Friday, 17 May 2013

Star Trek Into Darkness: The Good, The Bad and the Book

"Well **** talked to him...." - Admiral Alexander Marcus

So how do you review a film that every man, woman, quadrupedal lifeform, Gorn, Tholian and Horta has reviewed already? 

It's hard, that's what it is. Damn difficult to write something new, quirky and different that means people will actually bother to scroll down further than the second paragraph. And yeah, expect SPOILERS; a few at least.

Well you've made it to the third paragraph which is a good sign. Now what I thought about doing was tell you why this film is utter garbage and should be jettisoned into deep space but that's unfair. Instead, let's look at the good and the bad with a "novel" twist. Literally. I've got my hands on the yet-to-be-released novelisation of Star Trek Into Darkness by Alan Dean Foster and it throws some new light on the latest installment of the stellar franchise.

So...shall we begin? (couldn't resist...sorry!)

Star Trek Into Darkness is a real mixed bag. It so clearly wants to be an action movie from the opening five seconds it hurts. The problem is that there was at least one cell in JJ Abrams brain that reminded him that this was a Star Trek movie and not Mission: Impossible 5. The opening sequence is a prime example of everything that is wrong with the film. There's a chase, some aliens we've never seen or heard of before (nor will again), the Enterprise hidden beneath the waves and Spock quoting lines from The Wrath of Khan. It's all signs and portents for what is to come but because this is the first new Star Trek since 2009 you desperately want to forgive the movie all its sins and revel in the experience as whatever it looks like, whatever it feels like, it's as near as dammit to "classic" Star Trek as we're ever going to get for a while.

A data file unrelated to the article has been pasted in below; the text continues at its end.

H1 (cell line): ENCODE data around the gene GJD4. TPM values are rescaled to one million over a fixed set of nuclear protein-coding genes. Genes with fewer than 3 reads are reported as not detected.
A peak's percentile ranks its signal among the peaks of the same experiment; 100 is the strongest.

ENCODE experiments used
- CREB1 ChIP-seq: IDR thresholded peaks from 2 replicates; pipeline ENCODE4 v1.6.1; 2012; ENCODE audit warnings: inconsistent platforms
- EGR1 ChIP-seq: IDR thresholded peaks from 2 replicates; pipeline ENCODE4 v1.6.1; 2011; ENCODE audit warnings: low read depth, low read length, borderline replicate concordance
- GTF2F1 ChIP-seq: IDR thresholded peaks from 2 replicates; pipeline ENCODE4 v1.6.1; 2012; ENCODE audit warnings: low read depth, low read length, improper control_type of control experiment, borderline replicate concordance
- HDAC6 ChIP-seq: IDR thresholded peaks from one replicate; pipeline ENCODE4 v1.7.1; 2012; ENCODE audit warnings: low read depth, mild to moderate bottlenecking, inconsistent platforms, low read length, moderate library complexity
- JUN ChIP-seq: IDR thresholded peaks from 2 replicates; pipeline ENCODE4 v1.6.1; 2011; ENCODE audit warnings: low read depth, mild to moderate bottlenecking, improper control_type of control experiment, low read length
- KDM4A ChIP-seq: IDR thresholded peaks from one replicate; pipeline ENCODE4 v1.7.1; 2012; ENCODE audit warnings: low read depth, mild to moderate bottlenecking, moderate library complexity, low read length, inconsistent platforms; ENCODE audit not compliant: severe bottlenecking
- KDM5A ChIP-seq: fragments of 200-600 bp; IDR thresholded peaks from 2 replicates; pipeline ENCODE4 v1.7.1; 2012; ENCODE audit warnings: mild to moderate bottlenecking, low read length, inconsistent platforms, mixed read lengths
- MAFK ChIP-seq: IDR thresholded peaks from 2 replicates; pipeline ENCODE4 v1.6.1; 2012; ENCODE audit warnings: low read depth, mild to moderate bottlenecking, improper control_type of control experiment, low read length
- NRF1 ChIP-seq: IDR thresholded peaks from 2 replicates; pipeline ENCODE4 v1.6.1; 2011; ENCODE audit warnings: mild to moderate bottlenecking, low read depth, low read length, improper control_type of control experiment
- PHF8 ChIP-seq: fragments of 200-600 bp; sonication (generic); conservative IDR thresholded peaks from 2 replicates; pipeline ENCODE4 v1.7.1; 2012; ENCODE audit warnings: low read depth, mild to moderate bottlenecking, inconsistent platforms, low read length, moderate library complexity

But that can't be it? That can't be the logic to why this is a bad film can it? Well no. It's not a bad film although the promotional campaign has a lot to answer for but more on that later.

Benedict Cumberbatch does a decent enough job as John Harrison and subsequently a decent enough job as Khan (told you there were spoilers) although both on the screen and in the novel all mention of his historical Eugenics War background is sidestepped so quickly it's an obvious omission. There's not even a name-check for his sleeper ship stuck in there. What worries me with Cumberbatch is that he comes off more as a Malcolm McDowell/Tolian Soran kind of villain rather than a Ricardo Montalban/Khan. He's not a distinctly evil character and even late into the story he's still driven by a desire for revenge and personal justice and while he seems cold, calculating and all out better at everything there's never the threat you would have felt from General Chang, "Prime" Khan or even 2009's Nero at a push.